Driving through Boset in Ethiopia, the sight of donkeys, too many of them, carrying jerricans full of water, dot the landscape. The search for water is a full-time job, and one that isn’t always fruitful.
Failed rains mean that water points were not replenished and people have to travel long distances in search of water for drinking, household use and their animals. World Vision has trucked water over 100 kilometers to help save lives and reduce animal deaths.
Delelegn Gebre Hiwot, 35, is a father of three – Addisu (15) Bekalu (5) and Manaye (3). He lives in Jeju, one of the areas affected by the ongoing drought. “One of my sons was in school but now dropped out and migrated to work to support himself and us. All of my crops have been failed. We have no water and ponds we use have been dried up.”
Amano Gendo is 60, a father of nine, and tells a similar story. He has lived in Jeju for a long time and describes exactly how bad the drought is. “Normally this pond would serve us until February. But now it dried up well before it should. Our children travel long distances to fetch water, share with wild animals, many children are dropping school and others are contracting water borne diseases.”
Beshadu Bedhasso, (11) is in grade five and the only girl in her family. She has six siblings all of whom are in school. The water shortages mean that she has to miss school two days a week to fetch water for her family. This is despite the fact that school happens in two shifts, morning and afternoon.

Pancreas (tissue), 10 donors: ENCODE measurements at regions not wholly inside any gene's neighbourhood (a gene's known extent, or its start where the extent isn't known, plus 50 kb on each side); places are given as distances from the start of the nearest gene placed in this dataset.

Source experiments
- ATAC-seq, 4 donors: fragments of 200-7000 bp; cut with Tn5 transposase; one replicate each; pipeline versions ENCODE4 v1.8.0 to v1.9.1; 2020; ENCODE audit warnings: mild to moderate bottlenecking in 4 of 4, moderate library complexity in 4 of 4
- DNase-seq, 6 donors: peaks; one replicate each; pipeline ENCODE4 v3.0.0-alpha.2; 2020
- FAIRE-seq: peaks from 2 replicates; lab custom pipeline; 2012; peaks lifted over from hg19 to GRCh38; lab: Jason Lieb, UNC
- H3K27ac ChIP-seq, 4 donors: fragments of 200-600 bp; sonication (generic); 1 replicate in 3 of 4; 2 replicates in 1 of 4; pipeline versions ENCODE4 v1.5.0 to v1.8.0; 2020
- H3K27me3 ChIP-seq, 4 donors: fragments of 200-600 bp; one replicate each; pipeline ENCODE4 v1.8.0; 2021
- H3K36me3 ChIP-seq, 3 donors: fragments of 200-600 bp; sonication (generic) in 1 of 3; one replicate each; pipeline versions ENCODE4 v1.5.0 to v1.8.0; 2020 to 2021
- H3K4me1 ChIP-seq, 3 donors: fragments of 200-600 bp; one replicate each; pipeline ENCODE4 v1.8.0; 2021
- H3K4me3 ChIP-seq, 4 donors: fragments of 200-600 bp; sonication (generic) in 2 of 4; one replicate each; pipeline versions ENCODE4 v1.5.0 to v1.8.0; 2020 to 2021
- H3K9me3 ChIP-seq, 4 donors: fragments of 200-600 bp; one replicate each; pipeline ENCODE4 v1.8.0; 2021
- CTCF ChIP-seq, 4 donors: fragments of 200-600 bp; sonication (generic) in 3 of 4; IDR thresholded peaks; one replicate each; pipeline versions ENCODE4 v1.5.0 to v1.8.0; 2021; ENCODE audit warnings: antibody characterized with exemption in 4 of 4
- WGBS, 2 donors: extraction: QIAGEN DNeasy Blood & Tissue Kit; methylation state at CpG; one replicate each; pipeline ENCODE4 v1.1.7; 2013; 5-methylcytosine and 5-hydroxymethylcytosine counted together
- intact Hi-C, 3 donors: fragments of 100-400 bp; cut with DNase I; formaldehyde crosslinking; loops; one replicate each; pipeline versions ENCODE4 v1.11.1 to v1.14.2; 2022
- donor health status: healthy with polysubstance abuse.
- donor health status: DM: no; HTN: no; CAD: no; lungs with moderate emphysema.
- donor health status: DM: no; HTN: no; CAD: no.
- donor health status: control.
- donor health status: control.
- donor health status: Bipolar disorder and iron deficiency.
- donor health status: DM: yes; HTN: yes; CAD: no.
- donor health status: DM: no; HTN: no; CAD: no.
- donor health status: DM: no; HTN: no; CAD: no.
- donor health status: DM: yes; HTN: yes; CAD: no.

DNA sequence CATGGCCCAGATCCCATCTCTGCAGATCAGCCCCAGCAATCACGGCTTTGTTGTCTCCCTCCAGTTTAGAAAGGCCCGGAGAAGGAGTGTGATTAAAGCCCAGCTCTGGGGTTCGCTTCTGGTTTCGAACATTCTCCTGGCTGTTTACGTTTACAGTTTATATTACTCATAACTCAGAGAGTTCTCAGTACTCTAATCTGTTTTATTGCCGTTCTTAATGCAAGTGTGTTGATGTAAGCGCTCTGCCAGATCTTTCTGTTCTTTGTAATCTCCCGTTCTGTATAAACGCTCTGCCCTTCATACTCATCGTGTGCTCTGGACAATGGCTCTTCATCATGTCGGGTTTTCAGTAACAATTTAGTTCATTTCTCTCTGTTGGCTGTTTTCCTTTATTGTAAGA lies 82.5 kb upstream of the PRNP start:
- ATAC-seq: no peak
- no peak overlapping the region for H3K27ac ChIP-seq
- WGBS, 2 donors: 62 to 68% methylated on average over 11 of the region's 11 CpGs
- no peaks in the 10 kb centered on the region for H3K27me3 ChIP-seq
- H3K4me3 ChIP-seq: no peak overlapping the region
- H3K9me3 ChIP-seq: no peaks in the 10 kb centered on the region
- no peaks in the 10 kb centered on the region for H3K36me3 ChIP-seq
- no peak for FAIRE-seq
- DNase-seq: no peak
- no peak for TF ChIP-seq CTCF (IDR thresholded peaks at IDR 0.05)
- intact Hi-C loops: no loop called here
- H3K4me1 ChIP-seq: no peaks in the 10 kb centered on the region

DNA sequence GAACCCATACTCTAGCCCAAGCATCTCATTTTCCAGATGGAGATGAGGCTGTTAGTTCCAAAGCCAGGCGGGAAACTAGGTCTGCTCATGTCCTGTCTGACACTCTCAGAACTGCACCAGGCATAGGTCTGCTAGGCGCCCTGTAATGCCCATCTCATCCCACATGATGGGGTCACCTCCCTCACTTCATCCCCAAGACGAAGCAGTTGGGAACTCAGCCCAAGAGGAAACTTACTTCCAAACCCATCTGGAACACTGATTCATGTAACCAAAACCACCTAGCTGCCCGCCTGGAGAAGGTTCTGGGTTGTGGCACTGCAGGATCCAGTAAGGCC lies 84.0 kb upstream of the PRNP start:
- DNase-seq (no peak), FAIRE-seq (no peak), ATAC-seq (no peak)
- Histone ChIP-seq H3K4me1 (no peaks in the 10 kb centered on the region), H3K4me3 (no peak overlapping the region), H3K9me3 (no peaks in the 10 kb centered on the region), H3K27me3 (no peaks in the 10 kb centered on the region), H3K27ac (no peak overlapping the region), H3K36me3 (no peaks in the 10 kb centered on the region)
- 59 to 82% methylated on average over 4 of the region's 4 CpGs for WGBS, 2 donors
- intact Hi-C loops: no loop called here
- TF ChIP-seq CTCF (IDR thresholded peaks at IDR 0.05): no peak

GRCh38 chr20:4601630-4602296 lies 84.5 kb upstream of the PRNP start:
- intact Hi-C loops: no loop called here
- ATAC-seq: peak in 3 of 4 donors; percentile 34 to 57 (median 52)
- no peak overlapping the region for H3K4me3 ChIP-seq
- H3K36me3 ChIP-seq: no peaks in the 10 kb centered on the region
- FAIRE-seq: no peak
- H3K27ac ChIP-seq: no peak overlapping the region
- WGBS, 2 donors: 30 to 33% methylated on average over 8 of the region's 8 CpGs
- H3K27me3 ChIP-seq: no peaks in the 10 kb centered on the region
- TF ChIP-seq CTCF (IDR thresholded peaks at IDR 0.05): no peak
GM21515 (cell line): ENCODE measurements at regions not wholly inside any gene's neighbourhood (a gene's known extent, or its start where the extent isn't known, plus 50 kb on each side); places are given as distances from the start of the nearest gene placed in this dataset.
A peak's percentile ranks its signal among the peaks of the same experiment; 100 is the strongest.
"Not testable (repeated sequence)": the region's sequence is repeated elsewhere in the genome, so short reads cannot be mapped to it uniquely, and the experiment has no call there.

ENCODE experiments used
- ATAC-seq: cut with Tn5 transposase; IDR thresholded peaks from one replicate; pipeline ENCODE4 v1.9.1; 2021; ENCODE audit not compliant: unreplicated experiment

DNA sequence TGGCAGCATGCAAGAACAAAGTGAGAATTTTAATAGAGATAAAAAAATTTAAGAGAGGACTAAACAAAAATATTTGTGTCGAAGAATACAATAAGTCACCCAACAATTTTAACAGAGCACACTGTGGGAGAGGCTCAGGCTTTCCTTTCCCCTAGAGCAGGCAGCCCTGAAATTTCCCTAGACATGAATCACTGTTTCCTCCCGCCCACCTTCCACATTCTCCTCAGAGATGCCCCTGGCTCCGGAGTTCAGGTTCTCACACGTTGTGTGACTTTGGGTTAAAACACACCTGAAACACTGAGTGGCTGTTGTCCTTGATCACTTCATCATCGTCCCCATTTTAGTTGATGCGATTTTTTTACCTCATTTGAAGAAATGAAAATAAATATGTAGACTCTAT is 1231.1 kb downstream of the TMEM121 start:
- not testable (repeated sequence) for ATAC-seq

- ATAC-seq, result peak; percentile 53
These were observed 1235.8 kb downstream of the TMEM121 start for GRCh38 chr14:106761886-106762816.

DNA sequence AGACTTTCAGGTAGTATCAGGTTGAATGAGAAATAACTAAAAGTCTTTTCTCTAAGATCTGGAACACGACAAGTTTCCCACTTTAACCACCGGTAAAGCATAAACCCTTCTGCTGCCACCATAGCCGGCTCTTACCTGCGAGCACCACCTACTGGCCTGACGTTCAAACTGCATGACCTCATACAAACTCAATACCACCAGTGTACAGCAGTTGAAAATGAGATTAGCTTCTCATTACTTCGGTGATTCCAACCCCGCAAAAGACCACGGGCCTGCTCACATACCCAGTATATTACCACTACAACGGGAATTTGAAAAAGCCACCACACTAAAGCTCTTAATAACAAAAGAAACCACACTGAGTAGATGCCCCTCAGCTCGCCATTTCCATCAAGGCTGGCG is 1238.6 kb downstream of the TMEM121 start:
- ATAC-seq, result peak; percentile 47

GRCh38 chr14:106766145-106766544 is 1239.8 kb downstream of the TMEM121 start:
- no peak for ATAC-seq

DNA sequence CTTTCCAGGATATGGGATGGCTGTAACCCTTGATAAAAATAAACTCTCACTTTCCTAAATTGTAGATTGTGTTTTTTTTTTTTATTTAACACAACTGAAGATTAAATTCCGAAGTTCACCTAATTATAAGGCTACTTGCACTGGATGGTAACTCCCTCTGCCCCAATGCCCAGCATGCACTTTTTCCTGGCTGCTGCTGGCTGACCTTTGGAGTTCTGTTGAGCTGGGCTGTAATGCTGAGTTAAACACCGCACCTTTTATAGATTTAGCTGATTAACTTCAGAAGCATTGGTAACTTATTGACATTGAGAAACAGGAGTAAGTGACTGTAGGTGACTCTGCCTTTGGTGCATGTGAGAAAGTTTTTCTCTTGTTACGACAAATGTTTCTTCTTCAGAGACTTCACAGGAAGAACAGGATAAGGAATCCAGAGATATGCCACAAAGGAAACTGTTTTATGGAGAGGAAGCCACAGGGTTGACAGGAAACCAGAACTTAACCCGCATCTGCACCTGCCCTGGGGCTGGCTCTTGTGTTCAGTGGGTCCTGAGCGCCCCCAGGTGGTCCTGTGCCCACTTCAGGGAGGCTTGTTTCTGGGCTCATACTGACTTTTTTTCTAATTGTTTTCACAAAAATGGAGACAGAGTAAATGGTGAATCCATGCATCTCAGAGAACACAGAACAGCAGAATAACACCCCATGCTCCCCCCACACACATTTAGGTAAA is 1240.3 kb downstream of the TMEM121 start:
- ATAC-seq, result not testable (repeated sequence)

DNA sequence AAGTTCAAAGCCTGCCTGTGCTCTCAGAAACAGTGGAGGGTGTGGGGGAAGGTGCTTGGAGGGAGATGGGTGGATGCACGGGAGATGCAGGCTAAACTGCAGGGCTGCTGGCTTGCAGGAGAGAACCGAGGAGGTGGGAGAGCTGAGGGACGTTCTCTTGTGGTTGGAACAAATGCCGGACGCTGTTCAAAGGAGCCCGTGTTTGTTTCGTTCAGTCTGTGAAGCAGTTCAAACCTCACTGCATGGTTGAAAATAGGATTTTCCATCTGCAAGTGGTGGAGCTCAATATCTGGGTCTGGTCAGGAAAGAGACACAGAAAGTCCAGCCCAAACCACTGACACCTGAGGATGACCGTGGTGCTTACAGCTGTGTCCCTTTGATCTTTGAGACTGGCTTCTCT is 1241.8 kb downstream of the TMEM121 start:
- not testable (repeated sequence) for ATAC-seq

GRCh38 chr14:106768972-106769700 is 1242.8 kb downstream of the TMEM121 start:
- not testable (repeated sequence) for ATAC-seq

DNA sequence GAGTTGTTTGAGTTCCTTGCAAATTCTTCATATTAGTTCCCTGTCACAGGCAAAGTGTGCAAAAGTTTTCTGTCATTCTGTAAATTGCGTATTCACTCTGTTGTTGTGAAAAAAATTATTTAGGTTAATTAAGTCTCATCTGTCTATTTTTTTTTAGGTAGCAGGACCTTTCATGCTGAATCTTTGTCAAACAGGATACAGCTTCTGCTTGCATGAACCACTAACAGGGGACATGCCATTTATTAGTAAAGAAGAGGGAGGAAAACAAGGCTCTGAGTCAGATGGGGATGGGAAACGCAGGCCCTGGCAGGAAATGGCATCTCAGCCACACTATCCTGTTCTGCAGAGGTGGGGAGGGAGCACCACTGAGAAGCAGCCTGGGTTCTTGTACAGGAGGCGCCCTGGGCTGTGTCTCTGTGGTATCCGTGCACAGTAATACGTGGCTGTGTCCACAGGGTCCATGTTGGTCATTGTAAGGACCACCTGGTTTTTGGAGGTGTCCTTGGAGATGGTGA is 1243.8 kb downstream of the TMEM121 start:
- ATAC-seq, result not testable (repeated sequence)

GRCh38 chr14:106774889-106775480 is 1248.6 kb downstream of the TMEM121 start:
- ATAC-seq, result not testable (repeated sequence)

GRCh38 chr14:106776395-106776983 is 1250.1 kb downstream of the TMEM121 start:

“I fetch water from Awash River, 20 km from here. We walk for eight hours to fetch two jerry cans of water (each holding 10 litres). It is carried by our donkeys. We use it for drinking, domestic use and our livestock. The water lasts two days. We usually eat breakfast and dinner but no lunch.”
For any child, missing school is a hard choice to make but perhaps even more so for Beshadu who wants to be a teacher when she grows up.
At Beshadu’s school, Bekele Tebo, the school director explains how the drought is affecting all of his students.
“The main problem is water. Students don’t come to school. One day they come to school and the other day go to fetch water. They travel up to 20 km to fetch water. Consequently the number of children attending school varies daily. For example, in a family of two children: one goes to fetch water and the other to attend cattle. By the time they come back they are tired.”
Tebo is clearly frustrated at the unfair choice that children and their families must make.
“At the beginning of the year we registered 420 students and now 120 are not attending school mainly due to shortage of food and water. One of our students died as a result of a car accident while crossing the road to fetch water,” he says.
It is not just the students who are affected. Teachers are also members of the community and are struggling to meet the needs of their families during this crisis. “We are also affected by the situation. We buy one jerry can of water for 10 birr (0.5 USD) from town. We have eight teachers and one of them has left due to this problem,” says Tebo.
“Families can’t afford to buy for children what they want because of economic reason and children don’t attend school as required, as a result their academic performance is low,” says the school director.
Tebo is also affected and, in the face of hardship, finds it difficult to meet the needs of his family and run the school at the same time. “As a teacher and member of the community I am also affected. My family needs water. I am not in a position to meet the needs of my family because I have to keep the school running and cover for the teachers who might be away.”
World Vision has begun a water, sanitation and hygiene program in response to the needs of this community. A pond that will increase the water supply to the community is being constructed to reduce the reliance on water trucking. This will bring the water closer to homes, not only increasing their supply of clean water but getting children back in school.